Johnson said the program is having success in Missoula County where violent crime has dropped about 30 percent. He said that Yellowstone County was stabilizing until COVID-19 hit and violent crime numbers increased again.

He said the program might be a useful template for Great Falls to consider with the complimentary Substance Abuse Connect program.

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“In this size of city, I think you can have a pretty profound impact with this kind of targeted” program, Johnson said. “It’s not a golden arrow that’s going to take care of every problem,” but the collaboration can have an impact.

He recommended that the community compile their data, then apply for grants and other resources, then collaborate with the Cascade County Attorney’s Office and the U.S. Attorney’s office.

Cascade County Attorney Josh Racki said that his office has 12 attorneys and 12 support staff split between the criminal and civil divisions.

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The criminal division handles about 1,500 misdemeanors annually for those outside city limits and the office has agreements with some of the smaller jurisdictions in the county to prosecute their criminal cases, as well as with state agencies such as the Montana Highway Patrol.

In 2020, Racki said his office filed 831 felony cases, which was down from the previous year, a reduction that hadn’t happened in years, he said, but was due to COVID-19.

They filed 1,077 search warrants; 340 dependent neglect cases, which are are also known as youth in need of care; 59 youth court cases; and 24 mental health commitments in 2020, Racki said.

The average felony case load per attorney in his office is 75, Racki said, and there are 584 active cases pending in district court with either a trial date set or someone has been arrested and is waiting to get a trial date scheduled.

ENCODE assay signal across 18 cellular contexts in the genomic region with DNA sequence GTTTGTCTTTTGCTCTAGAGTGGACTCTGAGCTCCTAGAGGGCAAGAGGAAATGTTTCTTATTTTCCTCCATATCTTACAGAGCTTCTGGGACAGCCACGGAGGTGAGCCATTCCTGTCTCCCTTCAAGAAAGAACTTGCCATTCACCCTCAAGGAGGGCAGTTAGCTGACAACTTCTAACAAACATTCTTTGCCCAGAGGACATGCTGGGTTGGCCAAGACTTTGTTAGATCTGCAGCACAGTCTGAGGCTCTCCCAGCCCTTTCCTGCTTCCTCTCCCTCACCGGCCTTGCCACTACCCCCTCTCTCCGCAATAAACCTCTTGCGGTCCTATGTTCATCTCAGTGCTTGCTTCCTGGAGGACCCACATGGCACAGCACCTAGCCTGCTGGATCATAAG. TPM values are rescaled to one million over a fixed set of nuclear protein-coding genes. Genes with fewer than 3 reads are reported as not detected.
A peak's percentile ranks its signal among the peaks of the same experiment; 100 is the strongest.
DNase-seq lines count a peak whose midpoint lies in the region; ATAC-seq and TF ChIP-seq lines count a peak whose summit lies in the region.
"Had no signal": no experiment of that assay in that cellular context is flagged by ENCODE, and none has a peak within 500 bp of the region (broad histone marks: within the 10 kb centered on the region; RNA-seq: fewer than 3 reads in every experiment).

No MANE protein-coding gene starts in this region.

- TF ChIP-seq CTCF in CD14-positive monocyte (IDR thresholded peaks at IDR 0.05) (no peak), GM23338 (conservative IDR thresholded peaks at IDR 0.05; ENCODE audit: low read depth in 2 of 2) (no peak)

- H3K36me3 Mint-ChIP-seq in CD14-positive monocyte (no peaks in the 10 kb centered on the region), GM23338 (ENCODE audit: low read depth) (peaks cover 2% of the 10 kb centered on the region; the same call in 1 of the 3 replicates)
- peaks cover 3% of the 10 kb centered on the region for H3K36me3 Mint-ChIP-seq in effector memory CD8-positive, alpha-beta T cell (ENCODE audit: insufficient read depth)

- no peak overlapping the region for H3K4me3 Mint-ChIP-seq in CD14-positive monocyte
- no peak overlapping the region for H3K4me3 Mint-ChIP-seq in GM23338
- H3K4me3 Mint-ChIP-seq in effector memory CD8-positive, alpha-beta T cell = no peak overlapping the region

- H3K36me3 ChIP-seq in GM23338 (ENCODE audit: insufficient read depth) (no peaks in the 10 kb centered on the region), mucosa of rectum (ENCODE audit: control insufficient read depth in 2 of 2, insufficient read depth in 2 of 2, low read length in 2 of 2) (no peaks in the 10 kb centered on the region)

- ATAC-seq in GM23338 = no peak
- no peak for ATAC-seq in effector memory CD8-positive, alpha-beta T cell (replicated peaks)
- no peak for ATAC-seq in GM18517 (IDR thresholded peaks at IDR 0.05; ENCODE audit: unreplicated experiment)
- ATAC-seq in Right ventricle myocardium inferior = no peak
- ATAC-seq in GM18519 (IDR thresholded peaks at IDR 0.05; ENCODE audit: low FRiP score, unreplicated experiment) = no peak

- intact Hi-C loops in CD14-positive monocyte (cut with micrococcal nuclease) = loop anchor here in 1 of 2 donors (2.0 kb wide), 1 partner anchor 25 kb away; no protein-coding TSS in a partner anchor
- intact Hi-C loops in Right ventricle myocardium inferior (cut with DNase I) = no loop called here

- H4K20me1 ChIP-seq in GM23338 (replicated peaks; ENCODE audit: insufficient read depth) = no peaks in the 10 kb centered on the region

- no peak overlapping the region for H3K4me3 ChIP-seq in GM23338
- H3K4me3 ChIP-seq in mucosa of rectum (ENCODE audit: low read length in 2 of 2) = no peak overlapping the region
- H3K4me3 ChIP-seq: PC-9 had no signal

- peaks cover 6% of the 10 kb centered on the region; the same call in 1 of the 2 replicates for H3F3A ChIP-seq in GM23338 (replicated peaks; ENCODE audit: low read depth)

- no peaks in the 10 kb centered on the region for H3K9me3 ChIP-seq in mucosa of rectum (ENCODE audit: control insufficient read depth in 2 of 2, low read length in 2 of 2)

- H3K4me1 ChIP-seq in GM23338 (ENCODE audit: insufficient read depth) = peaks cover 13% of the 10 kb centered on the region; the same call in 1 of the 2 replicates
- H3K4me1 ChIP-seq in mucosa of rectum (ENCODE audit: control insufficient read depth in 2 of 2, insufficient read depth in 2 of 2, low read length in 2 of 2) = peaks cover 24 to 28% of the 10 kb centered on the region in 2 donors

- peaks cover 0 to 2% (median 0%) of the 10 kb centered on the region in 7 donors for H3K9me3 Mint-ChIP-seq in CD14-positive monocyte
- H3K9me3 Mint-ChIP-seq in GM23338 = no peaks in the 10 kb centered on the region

“My attorneys barely have time to breathe in between cases,” he said.

The district court has been down a judge since Greg Pinksi retired last fall. Former Gov. Steve Bullock appointed Michelle Levine to the seat and she heard cases for a few months before the Legislature rejected her appointment and the seat has been vacant for several months.

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Racki said for comparison, Cascade County tried 25 criminal cases in 2019 and Yellowstone County tried 22.

Racki said that drivers of crime in the community include substance abuse and mental illness, but one of their biggest challenges is manpower, which drives the heavy caseload and cases were getting backed up with the lack of a fourth district court judge.

He said that the community lacks resources for chemical dependency and mental health treatment, but there was movement in that area through a community partnership being developed by Alluvion Health.

Racki said their needs include more staff, as well as pretrial and misdemeanor probation resources.